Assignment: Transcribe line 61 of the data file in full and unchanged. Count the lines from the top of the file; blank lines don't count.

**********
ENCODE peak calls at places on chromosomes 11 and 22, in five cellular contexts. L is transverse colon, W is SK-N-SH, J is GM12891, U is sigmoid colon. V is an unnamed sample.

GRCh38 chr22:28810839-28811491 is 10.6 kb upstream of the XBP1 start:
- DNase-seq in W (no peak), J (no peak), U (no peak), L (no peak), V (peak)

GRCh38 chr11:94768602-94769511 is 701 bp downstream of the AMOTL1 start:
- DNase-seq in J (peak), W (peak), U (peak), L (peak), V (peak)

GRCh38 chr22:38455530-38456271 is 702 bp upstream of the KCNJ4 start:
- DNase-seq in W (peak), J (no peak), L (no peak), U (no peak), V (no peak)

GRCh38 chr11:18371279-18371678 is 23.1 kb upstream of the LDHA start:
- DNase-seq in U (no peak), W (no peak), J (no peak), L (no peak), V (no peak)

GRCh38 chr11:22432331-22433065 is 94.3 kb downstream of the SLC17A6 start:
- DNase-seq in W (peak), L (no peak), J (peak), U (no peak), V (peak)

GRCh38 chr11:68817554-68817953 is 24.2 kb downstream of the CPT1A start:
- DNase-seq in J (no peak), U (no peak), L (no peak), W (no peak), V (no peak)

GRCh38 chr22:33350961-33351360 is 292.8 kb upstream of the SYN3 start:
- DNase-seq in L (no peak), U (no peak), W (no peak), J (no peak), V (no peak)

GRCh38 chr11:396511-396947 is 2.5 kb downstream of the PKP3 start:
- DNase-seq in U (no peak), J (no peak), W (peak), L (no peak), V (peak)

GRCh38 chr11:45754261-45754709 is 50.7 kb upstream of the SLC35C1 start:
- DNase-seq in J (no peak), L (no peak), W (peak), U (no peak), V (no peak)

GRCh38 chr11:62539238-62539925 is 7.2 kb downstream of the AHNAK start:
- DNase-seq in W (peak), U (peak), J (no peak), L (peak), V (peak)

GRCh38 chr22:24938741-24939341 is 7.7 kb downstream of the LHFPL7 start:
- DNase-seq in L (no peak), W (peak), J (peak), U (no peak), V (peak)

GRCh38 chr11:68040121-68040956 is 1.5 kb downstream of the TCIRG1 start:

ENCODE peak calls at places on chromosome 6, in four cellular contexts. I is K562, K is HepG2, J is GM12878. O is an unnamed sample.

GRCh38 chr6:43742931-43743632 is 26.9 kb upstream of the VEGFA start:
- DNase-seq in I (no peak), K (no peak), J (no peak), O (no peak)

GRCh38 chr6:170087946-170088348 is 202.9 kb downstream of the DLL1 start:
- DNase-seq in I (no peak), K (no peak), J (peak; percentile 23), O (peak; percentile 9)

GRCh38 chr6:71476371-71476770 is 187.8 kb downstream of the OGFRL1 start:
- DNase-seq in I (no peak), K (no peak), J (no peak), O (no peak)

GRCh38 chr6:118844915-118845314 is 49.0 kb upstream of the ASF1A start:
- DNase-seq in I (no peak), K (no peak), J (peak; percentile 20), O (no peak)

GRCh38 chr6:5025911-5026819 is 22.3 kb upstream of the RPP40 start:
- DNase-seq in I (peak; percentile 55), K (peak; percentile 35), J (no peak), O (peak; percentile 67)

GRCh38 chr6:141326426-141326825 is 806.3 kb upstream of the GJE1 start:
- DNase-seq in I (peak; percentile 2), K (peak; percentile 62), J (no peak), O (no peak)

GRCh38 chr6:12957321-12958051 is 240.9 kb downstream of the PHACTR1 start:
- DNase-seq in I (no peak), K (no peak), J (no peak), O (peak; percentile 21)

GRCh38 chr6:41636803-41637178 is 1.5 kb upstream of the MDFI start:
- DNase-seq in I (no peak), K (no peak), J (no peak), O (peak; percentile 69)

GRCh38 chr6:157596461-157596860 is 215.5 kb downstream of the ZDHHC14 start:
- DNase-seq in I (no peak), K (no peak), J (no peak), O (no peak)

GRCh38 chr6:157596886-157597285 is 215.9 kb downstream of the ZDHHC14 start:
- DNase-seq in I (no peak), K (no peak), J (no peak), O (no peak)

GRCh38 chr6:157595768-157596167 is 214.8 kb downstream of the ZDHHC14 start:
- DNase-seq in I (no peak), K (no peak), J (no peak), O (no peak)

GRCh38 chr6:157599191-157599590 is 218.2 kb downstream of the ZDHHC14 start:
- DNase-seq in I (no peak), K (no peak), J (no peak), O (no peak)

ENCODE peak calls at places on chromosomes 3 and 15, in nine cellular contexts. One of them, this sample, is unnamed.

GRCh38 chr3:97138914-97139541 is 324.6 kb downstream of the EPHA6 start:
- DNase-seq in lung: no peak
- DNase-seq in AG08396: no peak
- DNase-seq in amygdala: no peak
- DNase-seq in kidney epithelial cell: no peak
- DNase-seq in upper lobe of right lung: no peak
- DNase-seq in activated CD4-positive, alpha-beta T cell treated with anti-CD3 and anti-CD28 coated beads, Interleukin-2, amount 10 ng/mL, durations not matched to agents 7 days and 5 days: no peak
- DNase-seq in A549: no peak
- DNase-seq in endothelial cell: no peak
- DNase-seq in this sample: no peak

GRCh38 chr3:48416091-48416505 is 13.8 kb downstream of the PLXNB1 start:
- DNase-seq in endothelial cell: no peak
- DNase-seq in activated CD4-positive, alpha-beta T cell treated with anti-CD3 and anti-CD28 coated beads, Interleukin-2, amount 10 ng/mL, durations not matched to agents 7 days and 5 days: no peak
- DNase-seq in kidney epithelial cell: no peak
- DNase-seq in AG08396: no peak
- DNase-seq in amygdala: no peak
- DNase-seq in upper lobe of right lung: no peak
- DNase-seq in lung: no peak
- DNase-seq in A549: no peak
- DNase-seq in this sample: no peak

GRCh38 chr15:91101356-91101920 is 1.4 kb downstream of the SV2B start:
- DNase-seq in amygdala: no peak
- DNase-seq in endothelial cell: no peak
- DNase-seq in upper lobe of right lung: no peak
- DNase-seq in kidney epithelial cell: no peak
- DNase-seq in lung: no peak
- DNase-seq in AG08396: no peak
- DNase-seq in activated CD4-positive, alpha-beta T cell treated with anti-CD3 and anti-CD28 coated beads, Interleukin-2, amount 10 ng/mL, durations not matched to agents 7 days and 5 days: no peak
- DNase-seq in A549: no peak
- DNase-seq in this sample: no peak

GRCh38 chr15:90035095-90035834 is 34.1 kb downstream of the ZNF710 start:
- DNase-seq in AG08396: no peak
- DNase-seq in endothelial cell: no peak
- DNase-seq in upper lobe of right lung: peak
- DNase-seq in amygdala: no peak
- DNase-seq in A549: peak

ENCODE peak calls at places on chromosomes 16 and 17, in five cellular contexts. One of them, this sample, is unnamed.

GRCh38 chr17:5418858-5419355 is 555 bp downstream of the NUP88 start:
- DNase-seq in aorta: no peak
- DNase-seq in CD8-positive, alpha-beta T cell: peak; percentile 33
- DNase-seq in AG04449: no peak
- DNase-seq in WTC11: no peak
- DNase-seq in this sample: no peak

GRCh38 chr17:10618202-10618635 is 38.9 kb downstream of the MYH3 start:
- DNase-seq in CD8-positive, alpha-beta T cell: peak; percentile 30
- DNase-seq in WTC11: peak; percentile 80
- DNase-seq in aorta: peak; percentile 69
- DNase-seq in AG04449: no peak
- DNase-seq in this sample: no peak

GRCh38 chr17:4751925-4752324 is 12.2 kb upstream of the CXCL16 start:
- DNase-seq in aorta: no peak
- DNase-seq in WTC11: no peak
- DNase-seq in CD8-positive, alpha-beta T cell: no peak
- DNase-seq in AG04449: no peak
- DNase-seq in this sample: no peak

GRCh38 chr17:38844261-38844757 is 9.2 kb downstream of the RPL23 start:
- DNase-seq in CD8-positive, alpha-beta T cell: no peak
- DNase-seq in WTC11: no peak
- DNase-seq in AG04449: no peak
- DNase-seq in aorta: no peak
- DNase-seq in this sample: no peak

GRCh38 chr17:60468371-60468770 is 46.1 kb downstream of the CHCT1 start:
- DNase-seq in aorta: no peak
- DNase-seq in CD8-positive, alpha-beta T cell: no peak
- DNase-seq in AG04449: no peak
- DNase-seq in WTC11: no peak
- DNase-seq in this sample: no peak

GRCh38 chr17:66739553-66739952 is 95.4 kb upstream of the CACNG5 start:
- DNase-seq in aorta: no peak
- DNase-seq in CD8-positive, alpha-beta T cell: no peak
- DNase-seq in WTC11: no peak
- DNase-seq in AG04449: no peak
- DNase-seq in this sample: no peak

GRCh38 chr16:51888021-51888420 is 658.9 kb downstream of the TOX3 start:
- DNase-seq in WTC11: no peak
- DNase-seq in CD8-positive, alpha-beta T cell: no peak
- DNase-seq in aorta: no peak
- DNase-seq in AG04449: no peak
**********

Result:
GRCh38 chr3:48416091-48416505 is 13.8 kb downstream of the PLXNB1 start: